Essay about Student-Centered Learning
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Student-Centered Learning missing works cited
There are several ways that student-centered learning can be described, and they all lead back to the same basic idea, the student. First, student-centered learning can be defined as a discipline that involves the interaction of a team of students that experience creative learning to be used in the real world (Thornburg, 1995). Thornburg (1995) also mention that students are essential to the classroom, just like a team member is essential to a game. He says that teachers are part of the definition of student-centered learning, but they are not the main attraction. The students are the focus, and the teacher is the one who can assist among small groups of students. Eaton…show more content…
Research and development helps with predicting the cost and the effectiveness of the approach on the system. The idea is that the research and development will increase students’ future accomplishment.
The first approach of student-centered learning that will be discussed is a teaching method called the Learning Cycle. A study was done with fifth grade students learning about sound. There were some students who were taught using the Learning Cycle, and some students were taught using the textbook approach. To see which method produced a greater understanding of sound the students were randomly selected, and an interview method was used in both groups to see what the students previously knew about sound. Then, in the instruction part of the procedure an instructor was used in both methods. In the Learning Cycle approach there were three phases: "exploration, concept introduction and concept application". During these three phases the students worked together in-groups while discussing their ideas and using manipulatives to act out the concepts. Also, the teacher would act as a facilitator, while the students discussed their ideas, and created more ideas and situations to figure out. During the lessons, the students were in active control and they could lead the lesson with their ideas and conclusions. The students were very excited to work together and the groups encouraged some of the students to share their ideas more willingly (Barman, & Barman 1996). Dinan
Which is Best: Teacher-Centered or Student-Centered Education?By The Room 241 Team • December 31, 2012
This post has been updated for accuracy and relevance as of December 2017.
As a teacher considering how you want to approach your means of instruction, you (of course) want to employ a method that is beneficial for all of your students. You want them to enjoy the learning process, and for your classroom to be orderly and controlled.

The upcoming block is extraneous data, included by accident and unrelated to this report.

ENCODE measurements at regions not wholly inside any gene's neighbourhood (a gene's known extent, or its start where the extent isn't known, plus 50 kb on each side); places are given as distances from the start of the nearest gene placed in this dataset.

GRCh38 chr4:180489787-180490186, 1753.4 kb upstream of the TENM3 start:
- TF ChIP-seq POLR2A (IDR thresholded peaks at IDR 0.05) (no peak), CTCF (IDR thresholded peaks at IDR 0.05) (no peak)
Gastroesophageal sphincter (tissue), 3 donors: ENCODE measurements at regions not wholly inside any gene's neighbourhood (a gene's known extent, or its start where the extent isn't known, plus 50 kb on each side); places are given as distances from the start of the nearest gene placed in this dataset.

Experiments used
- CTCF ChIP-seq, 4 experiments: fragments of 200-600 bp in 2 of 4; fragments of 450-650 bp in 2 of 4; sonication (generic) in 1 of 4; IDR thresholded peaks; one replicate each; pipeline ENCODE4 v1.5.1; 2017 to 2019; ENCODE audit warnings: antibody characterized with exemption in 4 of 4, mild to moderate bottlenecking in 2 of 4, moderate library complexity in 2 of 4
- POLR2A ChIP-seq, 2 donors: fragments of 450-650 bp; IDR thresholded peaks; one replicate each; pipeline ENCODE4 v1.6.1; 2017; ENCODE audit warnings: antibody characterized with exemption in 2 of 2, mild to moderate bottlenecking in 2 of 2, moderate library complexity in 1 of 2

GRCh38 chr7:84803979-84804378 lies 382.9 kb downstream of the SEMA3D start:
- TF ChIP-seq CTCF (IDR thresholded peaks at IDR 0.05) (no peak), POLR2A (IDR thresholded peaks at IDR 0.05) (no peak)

In your research, you’ve probably come across a debate that has been at the forefront of educators’ minds when they think about instruction: what’s better, teacher-centered or student-centered education?
To simplify the two approaches and help you determine which is best for you, we defined both teacher-centered education and student-centered education and rounded up what has been proposed as pros and cons of each.
In teacher-centered education, students put all of their focus on the teacher. You talk, and the students exclusively listen. During activities, students work alone, and collaboration is discouraged.
- When education is teacher-centered, the classroom remains orderly. Students are quiet, and you retain full control of the classroom and its activities.
- Because students learn on their own, they learn independence and make their own decisions.
- Because you direct all classroom activities, you don’t have to worry that students will miss an important topic.
- When students work alone, they don’t learn to collaborate with other students, and their communication skills may suffer.
- Teacher-centered instruction can be boring for students. Their minds may wander, and they may miss important facts.
- Teacher-centered instruction doesn’t allow students to express themselves, ask questions, and direct their own learning.
When a classroom operates with student-centered instruction, students and instructors share the focus. Instead of listening to the teacher exclusively, students and teachers interact equally. Group work is encouraged, and students learn to collaborate and communicate with one another.
- Students learn important communicative and collaborative skills through group work.
- Students learn to direct their own learning, ask questions, and complete tasks independently.
- Students are more interested in learning activities when they can interact with one another and participate actively.
- Because students are talking, classrooms may often be noisy or chaotic.
- Teachers may have to attempt to manage all students’ activities at once, which can be difficult when students are working on different stages of the same project.
- Because the teacher doesn’t always deliver instruction to all students at once, some students may miss important facts.
- Some students prefer to work alone, so group work can become problematic.
Making a decision
In recent years, more teachers have moved toward a student-centered approach. However, some students maintain that teacher-centered education is the more effective strategy. In most cases, it is best for teachers to use a combination of approaches to ensure that all student needs are met. You know your classroom better than anyone, so decide what works best for you and your students.
In Concordia’s online MEd programs, we are all about collaboration. We believe that a mix of the two approaches can create a well-balanced educational atmosphere, and that all voices have a right to be heard. Life is way more interesting when you’re talking with someone, rather than to someone, right?Tags: Methods and Curriculum, Pros and Cons